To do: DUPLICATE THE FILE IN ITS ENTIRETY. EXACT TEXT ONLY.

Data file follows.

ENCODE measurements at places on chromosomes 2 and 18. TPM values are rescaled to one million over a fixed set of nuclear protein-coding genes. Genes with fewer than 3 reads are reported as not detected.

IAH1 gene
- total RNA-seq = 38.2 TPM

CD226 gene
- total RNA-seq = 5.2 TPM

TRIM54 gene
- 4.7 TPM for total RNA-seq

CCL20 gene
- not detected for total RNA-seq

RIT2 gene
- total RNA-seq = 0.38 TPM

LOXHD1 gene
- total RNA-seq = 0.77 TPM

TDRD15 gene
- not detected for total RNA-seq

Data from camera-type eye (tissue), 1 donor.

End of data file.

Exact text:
ENCODE measurements at places on chromosomes 2 and 18. TPM values are rescaled to one million over a fixed set of nuclear protein-coding genes. Genes with fewer than 3 reads are reported as not detected.

IAH1 gene
- total RNA-seq = 38.2 TPM

CD226 gene
- total RNA-seq = 5.2 TPM

TRIM54 gene
- 4.7 TPM for total RNA-seq

CCL20 gene
- not detected for total RNA-seq

RIT2 gene
- total RNA-seq = 0.38 TPM

LOXHD1 gene
- total RNA-seq = 0.77 TPM

TDRD15 gene
- not detected for total RNA-seq

Data from camera-type eye (tissue), 1 donor.